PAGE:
Queensland has plenty of untapped potential for private investors and developers, but a report by the Infrastructure Association of Queensland (IAQ) shows that red tape is limiting the number of projects that get off the ground.
The report, which uncovered critical influences on private investment in Queensland, found that 88 per cent of investors were “highly likely” or “likely” to invest in Queensland, but an overwhelming 93 per cent of participants cited political instability as a barrier to private sector investment.
Other findings include:
- Nine in ten participants indicated that a perceived lack of investment opportunity was constraining private sector investment in public use infrastructure
- 84 per cent cited “red” and “green” tape as a barrier to investment, with a perception that Queensland’s infrastructure market is particularly difficult, costly and time-consuming compared to other similar markets
- Competition for assets was a barrier for 88 per cent of participants
- Despite unstable national policy settings, the state-based Renewable Energy Target has served as a useful market tool to support a record number of new renewable projects getting off the ground
The report captures the views of small, medium and large companies involved in Australian infrastructure, including infrastructure owners, fund managers, sovereign wealth funds, banks and consultancies.
All participants indicated that they were already investing in Queensland infrastructure, one in three of which had at least 50 per cent of their investment net worth in Queensland.
The report found that participants “considered renewable energy to be a standout new asset class in Queensland” and were actively invested in a broad range of asset classes, the most common being rail, roads, renewable energy, airports and ports.
Almost one-third of participants held global investment portfolios valued at AU$10 billion or more. A similar proportion were managing portfolios valued at under AU$1 billion.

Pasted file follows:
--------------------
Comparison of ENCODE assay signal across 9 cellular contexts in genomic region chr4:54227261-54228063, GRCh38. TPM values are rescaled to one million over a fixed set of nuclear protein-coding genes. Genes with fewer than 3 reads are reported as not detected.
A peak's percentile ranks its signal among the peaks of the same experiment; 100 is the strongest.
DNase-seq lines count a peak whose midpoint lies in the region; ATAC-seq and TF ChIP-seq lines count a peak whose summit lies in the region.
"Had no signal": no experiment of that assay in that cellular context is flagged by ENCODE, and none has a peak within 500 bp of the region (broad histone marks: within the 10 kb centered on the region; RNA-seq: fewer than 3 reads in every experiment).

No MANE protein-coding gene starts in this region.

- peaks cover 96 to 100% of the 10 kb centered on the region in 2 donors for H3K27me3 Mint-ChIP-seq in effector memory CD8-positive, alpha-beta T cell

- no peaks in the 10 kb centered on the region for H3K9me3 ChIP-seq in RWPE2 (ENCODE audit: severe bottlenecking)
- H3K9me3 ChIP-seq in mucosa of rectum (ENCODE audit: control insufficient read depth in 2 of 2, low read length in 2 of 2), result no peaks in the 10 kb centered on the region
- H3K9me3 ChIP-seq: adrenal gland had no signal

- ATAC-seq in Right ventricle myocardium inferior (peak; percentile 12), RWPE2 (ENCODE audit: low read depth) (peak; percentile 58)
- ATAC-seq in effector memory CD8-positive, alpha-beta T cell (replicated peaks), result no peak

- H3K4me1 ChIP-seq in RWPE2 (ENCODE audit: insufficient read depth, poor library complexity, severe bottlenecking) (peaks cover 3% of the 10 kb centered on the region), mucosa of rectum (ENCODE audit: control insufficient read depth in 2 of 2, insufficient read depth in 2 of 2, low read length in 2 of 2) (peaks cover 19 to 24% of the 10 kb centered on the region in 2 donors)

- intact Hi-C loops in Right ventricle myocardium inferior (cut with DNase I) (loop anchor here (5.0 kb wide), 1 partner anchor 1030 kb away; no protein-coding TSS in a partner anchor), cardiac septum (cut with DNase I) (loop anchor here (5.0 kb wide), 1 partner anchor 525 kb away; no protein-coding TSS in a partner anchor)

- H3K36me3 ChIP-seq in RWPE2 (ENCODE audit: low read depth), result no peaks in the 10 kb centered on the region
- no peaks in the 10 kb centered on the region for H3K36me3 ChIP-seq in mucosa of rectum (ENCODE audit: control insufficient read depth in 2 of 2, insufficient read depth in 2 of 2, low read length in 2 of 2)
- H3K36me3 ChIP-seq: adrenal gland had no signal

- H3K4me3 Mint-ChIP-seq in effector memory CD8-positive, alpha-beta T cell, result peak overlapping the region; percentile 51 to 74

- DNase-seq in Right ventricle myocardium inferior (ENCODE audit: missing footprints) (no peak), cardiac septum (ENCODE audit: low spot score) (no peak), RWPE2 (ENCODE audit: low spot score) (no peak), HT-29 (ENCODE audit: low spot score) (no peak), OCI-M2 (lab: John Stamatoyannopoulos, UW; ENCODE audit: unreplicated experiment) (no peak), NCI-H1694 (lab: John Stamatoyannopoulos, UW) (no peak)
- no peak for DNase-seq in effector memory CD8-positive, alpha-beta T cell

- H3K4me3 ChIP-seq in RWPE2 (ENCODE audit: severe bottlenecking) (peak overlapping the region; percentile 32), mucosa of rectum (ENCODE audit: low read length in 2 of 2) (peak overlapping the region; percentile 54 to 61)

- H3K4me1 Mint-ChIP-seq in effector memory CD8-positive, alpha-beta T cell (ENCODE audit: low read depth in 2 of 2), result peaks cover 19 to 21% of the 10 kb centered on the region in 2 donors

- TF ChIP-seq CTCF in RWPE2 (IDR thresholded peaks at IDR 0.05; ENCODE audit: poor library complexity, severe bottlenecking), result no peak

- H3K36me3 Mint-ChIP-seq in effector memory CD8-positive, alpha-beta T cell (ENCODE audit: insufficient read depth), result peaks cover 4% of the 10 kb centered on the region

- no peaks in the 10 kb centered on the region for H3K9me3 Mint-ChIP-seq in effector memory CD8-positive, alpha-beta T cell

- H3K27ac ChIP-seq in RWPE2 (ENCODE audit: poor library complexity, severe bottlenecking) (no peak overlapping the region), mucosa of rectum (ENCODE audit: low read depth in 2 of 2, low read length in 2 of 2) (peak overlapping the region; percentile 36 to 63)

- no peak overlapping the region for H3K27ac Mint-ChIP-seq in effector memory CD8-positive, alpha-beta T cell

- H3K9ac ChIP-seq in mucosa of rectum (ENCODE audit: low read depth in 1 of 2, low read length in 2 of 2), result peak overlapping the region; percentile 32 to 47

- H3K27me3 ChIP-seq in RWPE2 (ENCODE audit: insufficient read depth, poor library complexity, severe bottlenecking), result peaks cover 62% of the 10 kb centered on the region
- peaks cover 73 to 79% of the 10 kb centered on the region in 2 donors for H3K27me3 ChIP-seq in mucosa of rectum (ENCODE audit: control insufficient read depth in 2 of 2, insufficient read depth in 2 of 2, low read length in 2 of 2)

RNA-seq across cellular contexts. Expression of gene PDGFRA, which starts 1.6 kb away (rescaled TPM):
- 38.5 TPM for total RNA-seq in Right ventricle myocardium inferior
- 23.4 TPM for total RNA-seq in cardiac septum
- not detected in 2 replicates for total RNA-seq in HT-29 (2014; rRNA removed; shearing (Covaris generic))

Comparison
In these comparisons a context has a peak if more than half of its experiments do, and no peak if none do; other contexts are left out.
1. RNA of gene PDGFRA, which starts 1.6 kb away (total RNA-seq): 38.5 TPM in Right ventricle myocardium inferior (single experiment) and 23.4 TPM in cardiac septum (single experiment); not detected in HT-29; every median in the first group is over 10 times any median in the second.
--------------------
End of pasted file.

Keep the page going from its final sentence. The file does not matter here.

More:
IAQ Chief Executive Officer, Steve Abson, said Queensland is attractive because it has strong fundamentals of a robust rule of law and attractiveness of the regulatory environment, together with a successful track record of infrastructure projects closed.
“But, if Queensland wants to be Australia’s most innovative and dynamic trading economy—a magnet for global investment—it’s clear from this research that more efficient government processes should be introduced, and a ‘go get em’ attitude must prevail,” he said.
“Overwhelmingly, the research found that the private sector wants to play a greater role in providing Queenslanders with critical infrastructure.
“A frequent misconception is that the private sector must receive financial support from the taxpayer in the form of grants, tax relief and guarantees. If people are better informed of how mixed funding sources can deliver infrastructure quicker and without the public debt burden, Queenslanders will embrace it.
“Infrastructure is a strategic sector for Queensland and its political leaders. As astute investors continue to scan the world for value, we require a regulatory and investment regime that is able to outlive short-term government cycles or a political majority.”